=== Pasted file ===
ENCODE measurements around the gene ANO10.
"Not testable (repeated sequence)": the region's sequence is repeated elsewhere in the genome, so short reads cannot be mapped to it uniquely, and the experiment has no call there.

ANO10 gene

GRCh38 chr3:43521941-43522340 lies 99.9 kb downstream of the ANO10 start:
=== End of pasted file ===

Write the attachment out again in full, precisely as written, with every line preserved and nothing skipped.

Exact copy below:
ENCODE measurements around the gene ANO10.
"Not testable (repeated sequence)": the region's sequence is repeated elsewhere in the genome, so short reads cannot be mapped to it uniquely, and the experiment has no call there.

ANO10 gene

GRCh38 chr3:43521941-43522340 lies 99.9 kb downstream of the ANO10 start: